Also serving the communities of De Luz, Rainbow, Camp Pendleton, Pala and Pauma

Kicking It up in Alaska

Elizabeth Youngman-Westphal

Special to The Village News

What you probably do not know is the whole month of September is moose-hunting season across Alaska.

On one hand, those crafty native Innuits want you to buy a moose tag; on the other hand, as you are invited up to shoot a moose anywhere within the state, there is one wee caveat: many villages require each hunter to present him/her/they/them/their oneself in person. To further clarify, no one can buy another person’s moose tag. Which means each hunter must actually fly into a village, then find a way to get to and from the Fish and Game outpost, present government I.D., pay the fee, and then fly back out. Sometimes the next day. It can be a process.

All the while the native council purposely tries to make it hard on those flying in from other parts of the planet in order to preserve the wild food supply for locals. Period.

There is more.

On the occasion when statewide moose numbers are drastically reduced, no doubt due to global warming caused by jet emission pollution from private jets as flown in by self important-pontificating Dems like Leonardo, the ex-royal Sussexes, and not to be overlooked, Mr. John Kerry. All who shame us while flying privately in other people’s private jets like Sir Elton John or his Heinz-57-Heiress-Mr. Kerry’s wife’s private jet, as they publicly decry their innocence because “I personally don’t now or have ever owned a jet.” All the time not disclosing the frequency in which Mr. Kerry flies all around in his Heinz 57-Heiress wife’s jet. And probably on a self-important occasion uses Ex-Vice-President Al Gore’s private jet.

In years when there is a low-moose count, hunters may still need to appear in person at a nearby Fish and Game outpost to buy his/her/their own moose tag for it to be entered into the statewide lottery without any assurance of getting a tag. It can be a pricey gamble. The requirements become more stringent when the herds are reduced, creating stronger measures to acquire a tag for a 30-day chance to hunt said artiodactyl.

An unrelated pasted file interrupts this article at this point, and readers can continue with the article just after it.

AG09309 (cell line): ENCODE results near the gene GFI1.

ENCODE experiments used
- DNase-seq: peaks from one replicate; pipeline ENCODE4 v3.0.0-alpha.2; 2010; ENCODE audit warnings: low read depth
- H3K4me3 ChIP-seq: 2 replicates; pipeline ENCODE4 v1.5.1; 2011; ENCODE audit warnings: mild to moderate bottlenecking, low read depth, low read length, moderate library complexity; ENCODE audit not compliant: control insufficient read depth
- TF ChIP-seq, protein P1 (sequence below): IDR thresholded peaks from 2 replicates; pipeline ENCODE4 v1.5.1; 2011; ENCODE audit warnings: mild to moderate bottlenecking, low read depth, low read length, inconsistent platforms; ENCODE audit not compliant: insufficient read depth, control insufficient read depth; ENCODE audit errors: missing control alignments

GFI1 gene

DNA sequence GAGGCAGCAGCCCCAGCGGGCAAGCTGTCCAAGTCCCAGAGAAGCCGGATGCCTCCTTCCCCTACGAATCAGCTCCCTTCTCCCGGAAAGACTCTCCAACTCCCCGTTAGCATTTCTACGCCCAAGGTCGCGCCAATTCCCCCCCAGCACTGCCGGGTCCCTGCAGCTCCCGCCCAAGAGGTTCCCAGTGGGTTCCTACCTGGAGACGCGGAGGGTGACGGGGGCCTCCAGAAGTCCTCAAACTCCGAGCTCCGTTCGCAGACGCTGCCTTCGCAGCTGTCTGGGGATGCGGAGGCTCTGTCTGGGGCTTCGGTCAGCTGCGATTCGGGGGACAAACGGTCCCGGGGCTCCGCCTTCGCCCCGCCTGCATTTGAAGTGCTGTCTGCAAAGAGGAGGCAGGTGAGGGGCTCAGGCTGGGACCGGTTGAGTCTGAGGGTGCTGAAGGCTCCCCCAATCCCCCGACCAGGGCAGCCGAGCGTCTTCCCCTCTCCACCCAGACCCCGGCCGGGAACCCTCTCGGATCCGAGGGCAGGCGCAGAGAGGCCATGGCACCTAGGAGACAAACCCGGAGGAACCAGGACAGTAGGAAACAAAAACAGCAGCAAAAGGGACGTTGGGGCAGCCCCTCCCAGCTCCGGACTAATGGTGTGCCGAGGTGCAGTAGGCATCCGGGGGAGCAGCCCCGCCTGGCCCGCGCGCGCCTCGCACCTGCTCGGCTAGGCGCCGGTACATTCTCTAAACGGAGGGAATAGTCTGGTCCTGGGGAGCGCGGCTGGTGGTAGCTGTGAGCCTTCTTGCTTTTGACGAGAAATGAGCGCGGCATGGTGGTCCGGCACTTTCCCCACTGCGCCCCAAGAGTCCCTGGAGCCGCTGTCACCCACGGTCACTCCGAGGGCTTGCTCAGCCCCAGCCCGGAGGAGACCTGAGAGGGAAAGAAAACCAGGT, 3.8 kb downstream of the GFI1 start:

Again, by limiting the tags, it all boils down to preserving the wild food source for the people who actually live in the villages.

Which all leads to why I’m going to the edge of the electrical grid in Alaska. Now get this, not only am I going to be away from civilization, I’m also going to be without public utilities.

Here is what’s up. I will be joining my daughter for the month of September. Her fiance will be leading hunting expeditions into the woods leaving behind 16-sled dogs that require daily care. Here’s the thing, sled dogs are high-energy canines that appear half-wild-and-half-mutt. They are bred for their agility, speed, and desire to run. To me, they seem like they're wild, partly because they live outside year round and eat raw meat. Otherwise, I guess, they'd be pets.

Deborah’s beau Matt is the embodiment of an Alaskan-manly-man. Primarily, he is a fishing ‘n’ hunting guide although his other skills are equally impressive. For instance, he can fell a tree and chop it into bits to build a cabin. He can fix a snowmobile. He can field dress any animal, regardless of size. And since the crucial fuel where they live is wood, he chops cords of it to sell to his neighbors. Matt has mushed across the frozen tundra, camped in the snow, and lived off the land. While that would seem like enough, to round out the package, he has black eyes and wavy-black hair which suggests that somewhere in his lineage he is a descendant of a French trapper.

Some might even call Matt handsome because his eyes twinkle with mischief when he laughs. It is all so romantic, right? Yeah, whatever.

I’ll be staying with Deborah while Matt trudges in the wilderness guiding groups of hunters across the far reaches of the Yukon for the month of September. It works like this, each group comes in on a bush plane to the camp to hunt for about a week. They will stalk big-antlered moose and possibly even bear.

Just to let you know, locally, bears are called rodents, albeit they are the big hairy 400-pound ones. Apparently, the bear population has grown so big now those frisky grizzlies boldly meander into villages looking for food. Rapidly they are becoming a dangerous menace creating an unsafe environment for children and small animals. Which explains why a hunter is allowed to bag five bears without a license. Ye gads.

Don’t feel sorry for the bears because even while they are a nuisance, the natives honor each one by using the entire animal carcass. They’ll tan the hide, boil the meat for dog food, and use the teeth and claws for adornment. As a side note to all environmentalists: each bear is 100% recycled.

To be continued…

Elizabeth can be reached at [email protected].


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